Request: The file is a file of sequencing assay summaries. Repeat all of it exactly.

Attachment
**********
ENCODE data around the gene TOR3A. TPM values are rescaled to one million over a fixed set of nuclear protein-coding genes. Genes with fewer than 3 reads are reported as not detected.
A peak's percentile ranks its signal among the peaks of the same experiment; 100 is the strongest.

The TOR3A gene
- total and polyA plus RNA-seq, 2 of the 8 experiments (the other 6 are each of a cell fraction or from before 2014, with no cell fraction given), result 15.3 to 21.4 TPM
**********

ENCODE data around the gene TOR3A. TPM values are rescaled to one million over a fixed set of nuclear protein-coding genes. Genes with fewer than 3 reads are reported as not detected.
A peak's percentile ranks its signal among the peaks of the same experiment; 100 is the strongest.

The TOR3A gene
- total and polyA plus RNA-seq, 2 of the 8 experiments (the other 6 are each of a cell fraction or from before 2014, with no cell fraction given), result 15.3 to 21.4 TPM